Why midday meals are mishaps waiting to happen

As our reports from ground, as part of a ANSA-SAR-Governance Now project on rural reporting, had found, there is too little money, and even little effort to keep the midday meal scheme afloat. The tragic truth is, the incident in Chapra, Bihar, in which over 20 children have died may not be a one-off incident

GN Bureau | July 17, 2013


Schoolchildren being treated at a hospital after they fell ill following midday meal at a village in Chapra district of Bihar on Tuesday.
Schoolchildren being treated at a hospital after they fell ill following midday meal at a village in Chapra district of Bihar on Tuesday.

While the politicians fight the political fight over the deaths in the Bihar midday meals tragedy – the state’s education minister, PK Sahi, on Wednesday morning told news channels that it is “not a case of food being contaminated; it is a clear case of poison in the food”, while once-ally-now-opposition BJP has been quick to slam the Nitish Kumar administration for the tragedy – there is something drastically wrong in the whole idea of midday meal as they are served today.

The idea as such is a novel one, and welcome, but the way it is implemented leaves a lot to be desired. As our reporters Pankaj Kumar and Puja Bhattacharjee found out during their six-month stay in Nalanda district of Bihar and Salboni block of West Midnapore district in West Bengal, respectively, the money allocated under the government’s much-touted integrated child development services (ICDS) scheme is barely adequate to buy even half the quantity of ration prescribed in the government circulars.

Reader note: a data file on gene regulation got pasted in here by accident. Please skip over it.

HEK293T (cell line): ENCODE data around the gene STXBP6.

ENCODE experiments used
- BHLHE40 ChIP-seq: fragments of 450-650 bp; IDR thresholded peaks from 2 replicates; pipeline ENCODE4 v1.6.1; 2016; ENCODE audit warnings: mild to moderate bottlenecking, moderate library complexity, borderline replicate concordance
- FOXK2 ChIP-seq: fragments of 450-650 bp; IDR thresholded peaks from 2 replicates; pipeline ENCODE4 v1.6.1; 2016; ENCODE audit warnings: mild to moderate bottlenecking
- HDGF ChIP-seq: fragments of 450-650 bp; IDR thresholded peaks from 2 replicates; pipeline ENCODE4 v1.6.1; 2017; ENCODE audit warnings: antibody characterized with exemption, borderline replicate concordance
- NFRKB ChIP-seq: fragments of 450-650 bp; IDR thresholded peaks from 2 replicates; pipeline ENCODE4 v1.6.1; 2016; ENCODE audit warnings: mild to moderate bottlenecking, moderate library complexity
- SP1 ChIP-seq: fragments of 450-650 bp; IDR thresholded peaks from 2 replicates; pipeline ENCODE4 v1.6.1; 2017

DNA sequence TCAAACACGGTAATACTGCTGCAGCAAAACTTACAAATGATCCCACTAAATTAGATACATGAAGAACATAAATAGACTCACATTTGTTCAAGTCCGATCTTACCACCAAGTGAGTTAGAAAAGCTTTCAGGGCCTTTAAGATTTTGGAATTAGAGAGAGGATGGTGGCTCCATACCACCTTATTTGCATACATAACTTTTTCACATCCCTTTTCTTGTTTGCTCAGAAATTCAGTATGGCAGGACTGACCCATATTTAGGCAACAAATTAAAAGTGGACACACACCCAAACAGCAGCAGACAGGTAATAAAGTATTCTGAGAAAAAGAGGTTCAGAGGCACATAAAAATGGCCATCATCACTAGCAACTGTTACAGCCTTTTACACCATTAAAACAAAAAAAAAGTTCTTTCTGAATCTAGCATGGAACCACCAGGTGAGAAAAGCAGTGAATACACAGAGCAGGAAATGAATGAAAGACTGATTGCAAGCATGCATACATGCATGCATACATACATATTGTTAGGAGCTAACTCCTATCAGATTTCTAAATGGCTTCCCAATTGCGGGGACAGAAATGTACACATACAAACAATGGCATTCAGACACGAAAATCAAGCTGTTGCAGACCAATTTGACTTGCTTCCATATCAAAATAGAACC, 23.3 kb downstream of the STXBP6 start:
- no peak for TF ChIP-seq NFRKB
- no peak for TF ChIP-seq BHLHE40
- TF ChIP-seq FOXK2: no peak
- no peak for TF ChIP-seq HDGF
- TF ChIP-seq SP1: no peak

As a worker in Noorsarai block told Governance Now while we were chasing the story, and the shock that comes free with it: “In the name of breakfast, only bhunja is given to the children. The ground reality is, some 55 paise per child per day cannot buy anything more.”

What we had observed then – with the money just not enough, workers and their helpers (sahayika) at these centres compromise on both quality and quantity – stands true in the present case in Chhapra. Someone, somewhere did something grossly wrong in the midst of administrative oversight. And it’s the poor children who have to pay the price. At times, with their lives.

Over to the ground report from Noorsarai, Nalanda, Bihar:

Nalanda: loads on anganwadi menu, no money to buy foodstuff

By Pankaj Kumar

Something is grossly wrong in the way someone is cooking the menu and rate-list for anganwadi centres in Nalanda district.

While the idea is to provide nutritious meals to young children and nursing mothers at these centres, as part of the government’s integrated child development services (ICDS), the money allocated under the project is barely adequate to buy even half the quantity of ration prescribed in the government circulars.

Governance Now’s visit to anganwadi centres of Sonchari village in Parwalpur block and Chandasi village in Noorsarai block revealed the gross mismatch between the plans and the reality on ground.

The anganwadi centre in Sonchari has 40 malnutrition-afflicted children to feed and, like the others, gets a grand total of Rs 572 to buy and prepare for breakfast for 25 days for all of them. Break it down, and it amounts to a bigger grand sum of Rs 22.80 each day to feed 40 mouths. And what’s on the menu? Biscuits, seasonal fruits and ‘bhunja’. An unreasonably tall order, as the staff put it.

“So in the name of breakfast, only bhunja is given to the children. The ground reality is, some 55 paise per child per day cannot buy anything more,” a sevika (worker) of Noorsarai block said.

ALSO READ: If schools show the future, it’s bleak in Salboni

The rate allocated for different food items is best left on the paper, so meagre they are in reality, it emerged from several anganwadi centres of Nalanda. For instance, the centres have been asked to buy 18.275 kg seasonal vegetables at the rate of Rs 8 per kg, 4.48 kg gram pulse and 22.945 kg pulses (other kind) are to be bought at Rs 40 per kg.